We are bringing here some cases before the Cold War took shape there after 1946. Since the end of World War II in late 1944, the internal war in Greece between Greek communist forces and Western ones was the first struggle between the West and the former Soviets for influence and the division of spheres of interest. Also, the Trieste Crisis (1945-53) produced a Yugoslav-Italian conflict, where another war had to be prevented. Some historical sources indicate that the Cold War began precisely in Trieste. We have several other cases from history that today can be taken as classic examples of what awaits us from the war in Ukraine. After 1939, the Allied forces to defeat Germany made no ideological distinctions.

Today, the united Euro-American coalition has managed to keep Ukraine alive together with several countries that are not in the Western bloc. As we know, Moscow does not rely on a large bloc of states like the former USSR. Despite this, China and some other countries have sided with Russia. In a Cold War between several powers, the EU and the Balkans will mainly depend on the big ones.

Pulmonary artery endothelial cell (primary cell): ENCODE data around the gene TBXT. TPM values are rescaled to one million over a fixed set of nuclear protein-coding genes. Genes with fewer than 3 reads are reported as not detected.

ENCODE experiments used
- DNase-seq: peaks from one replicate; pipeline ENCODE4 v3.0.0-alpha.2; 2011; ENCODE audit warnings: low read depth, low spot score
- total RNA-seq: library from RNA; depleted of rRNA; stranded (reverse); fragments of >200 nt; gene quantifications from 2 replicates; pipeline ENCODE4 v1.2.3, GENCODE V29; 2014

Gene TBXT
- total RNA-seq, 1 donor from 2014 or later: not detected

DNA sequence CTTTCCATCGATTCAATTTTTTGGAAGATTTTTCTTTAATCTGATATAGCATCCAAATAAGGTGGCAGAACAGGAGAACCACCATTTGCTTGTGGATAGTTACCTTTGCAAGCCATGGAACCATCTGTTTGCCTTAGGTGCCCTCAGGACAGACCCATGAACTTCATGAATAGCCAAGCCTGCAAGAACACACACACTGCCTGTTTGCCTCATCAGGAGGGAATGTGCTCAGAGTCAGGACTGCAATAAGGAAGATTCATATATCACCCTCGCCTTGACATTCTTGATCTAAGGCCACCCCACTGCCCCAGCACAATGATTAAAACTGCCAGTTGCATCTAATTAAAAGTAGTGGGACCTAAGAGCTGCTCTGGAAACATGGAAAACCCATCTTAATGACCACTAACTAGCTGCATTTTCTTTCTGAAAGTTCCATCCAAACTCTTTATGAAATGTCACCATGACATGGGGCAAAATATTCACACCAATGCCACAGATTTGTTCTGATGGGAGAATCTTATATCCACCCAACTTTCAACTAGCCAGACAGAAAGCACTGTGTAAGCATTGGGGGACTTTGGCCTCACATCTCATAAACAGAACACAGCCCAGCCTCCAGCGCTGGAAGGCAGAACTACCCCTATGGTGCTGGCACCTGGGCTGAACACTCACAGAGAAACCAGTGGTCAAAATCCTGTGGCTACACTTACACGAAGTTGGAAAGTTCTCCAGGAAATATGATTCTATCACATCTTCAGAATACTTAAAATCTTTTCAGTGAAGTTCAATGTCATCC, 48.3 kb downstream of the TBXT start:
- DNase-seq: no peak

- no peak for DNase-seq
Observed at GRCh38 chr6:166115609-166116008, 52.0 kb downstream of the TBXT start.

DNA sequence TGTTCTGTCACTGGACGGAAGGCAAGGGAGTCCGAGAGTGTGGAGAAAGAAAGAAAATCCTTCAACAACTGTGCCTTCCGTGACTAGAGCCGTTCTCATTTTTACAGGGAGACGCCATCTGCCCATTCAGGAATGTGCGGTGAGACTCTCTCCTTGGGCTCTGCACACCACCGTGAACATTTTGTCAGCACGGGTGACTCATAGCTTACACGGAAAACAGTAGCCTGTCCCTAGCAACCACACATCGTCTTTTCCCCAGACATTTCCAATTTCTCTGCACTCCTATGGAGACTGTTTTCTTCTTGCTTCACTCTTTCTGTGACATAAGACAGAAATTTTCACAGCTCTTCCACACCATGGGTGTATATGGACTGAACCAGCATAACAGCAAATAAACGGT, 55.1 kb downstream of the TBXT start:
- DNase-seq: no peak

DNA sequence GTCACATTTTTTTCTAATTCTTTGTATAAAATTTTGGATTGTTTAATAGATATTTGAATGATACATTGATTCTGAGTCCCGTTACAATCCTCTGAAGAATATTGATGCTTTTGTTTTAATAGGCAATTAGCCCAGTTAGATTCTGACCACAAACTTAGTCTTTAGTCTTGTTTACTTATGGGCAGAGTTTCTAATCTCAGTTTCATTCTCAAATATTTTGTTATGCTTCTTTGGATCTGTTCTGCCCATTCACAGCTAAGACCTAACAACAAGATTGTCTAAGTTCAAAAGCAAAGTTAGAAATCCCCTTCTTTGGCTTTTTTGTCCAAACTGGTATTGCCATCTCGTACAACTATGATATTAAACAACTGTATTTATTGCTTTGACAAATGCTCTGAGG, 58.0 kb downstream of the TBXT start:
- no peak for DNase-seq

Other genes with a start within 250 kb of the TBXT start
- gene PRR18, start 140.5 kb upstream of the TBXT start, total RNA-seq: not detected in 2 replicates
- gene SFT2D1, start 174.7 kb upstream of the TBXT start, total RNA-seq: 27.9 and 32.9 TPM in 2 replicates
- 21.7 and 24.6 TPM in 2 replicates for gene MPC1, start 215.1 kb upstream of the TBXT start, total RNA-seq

Thus, in the territory of Europe, the echos of the Cold War of the last century warn of a future of states that will be aligned in several geopolitical and geoeconomic blocs. Moreover, the fear of the Russian threat influenced Germany for the first time since the Second World War to decide to send five thousand soldiers and military equipment to Lithuania along the border with Russia.

Also, Finland has increased the production of armaments. Last week the US and Finland signed a military agreement that allows US forces to support Finland in the event of a war with Russia. As the western, eastern, and northern parts of Europe are preparing for a Cold War with Russia and other powers, in the Western Balkans we have a different format or mix of policies that differ little from the former Cold War of the 20th century.